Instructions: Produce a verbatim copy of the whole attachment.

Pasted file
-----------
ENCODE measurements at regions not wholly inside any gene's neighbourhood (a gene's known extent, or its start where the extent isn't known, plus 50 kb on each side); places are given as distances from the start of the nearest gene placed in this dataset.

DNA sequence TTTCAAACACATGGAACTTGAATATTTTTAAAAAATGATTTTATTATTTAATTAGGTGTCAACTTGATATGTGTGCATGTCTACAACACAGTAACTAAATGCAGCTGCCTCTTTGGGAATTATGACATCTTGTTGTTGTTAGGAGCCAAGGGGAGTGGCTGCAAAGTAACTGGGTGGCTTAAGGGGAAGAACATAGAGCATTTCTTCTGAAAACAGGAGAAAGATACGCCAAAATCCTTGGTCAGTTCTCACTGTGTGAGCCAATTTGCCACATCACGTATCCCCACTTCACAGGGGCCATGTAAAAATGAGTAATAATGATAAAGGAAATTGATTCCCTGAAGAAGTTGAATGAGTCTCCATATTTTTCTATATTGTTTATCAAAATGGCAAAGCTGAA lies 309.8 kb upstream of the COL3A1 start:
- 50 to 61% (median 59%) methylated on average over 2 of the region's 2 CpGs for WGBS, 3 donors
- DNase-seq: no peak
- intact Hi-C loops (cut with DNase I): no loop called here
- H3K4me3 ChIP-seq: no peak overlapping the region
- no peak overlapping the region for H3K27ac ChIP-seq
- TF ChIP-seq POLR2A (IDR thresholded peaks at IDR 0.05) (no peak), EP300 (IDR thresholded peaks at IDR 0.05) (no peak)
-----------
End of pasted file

ENCODE measurements at regions not wholly inside any gene's neighbourhood (a gene's known extent, or its start where the extent isn't known, plus 50 kb on each side); places are given as distances from the start of the nearest gene placed in this dataset.

DNA sequence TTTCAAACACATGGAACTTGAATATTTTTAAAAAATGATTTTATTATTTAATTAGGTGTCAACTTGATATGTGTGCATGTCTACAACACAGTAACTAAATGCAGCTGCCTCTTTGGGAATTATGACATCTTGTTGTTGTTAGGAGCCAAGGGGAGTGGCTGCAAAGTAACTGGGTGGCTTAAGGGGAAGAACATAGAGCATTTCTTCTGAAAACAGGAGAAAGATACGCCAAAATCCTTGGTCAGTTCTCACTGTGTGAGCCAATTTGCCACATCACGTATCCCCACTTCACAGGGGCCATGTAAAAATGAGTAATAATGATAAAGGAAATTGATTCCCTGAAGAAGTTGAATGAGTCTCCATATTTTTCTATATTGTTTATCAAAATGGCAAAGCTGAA lies 309.8 kb upstream of the COL3A1 start:
- 50 to 61% (median 59%) methylated on average over 2 of the region's 2 CpGs for WGBS, 3 donors
- DNase-seq: no peak
- intact Hi-C loops (cut with DNase I): no loop called here
- H3K4me3 ChIP-seq: no peak overlapping the region
- no peak overlapping the region for H3K27ac ChIP-seq
- TF ChIP-seq POLR2A (IDR thresholded peaks at IDR 0.05) (no peak), EP300 (IDR thresholded peaks at IDR 0.05) (no peak)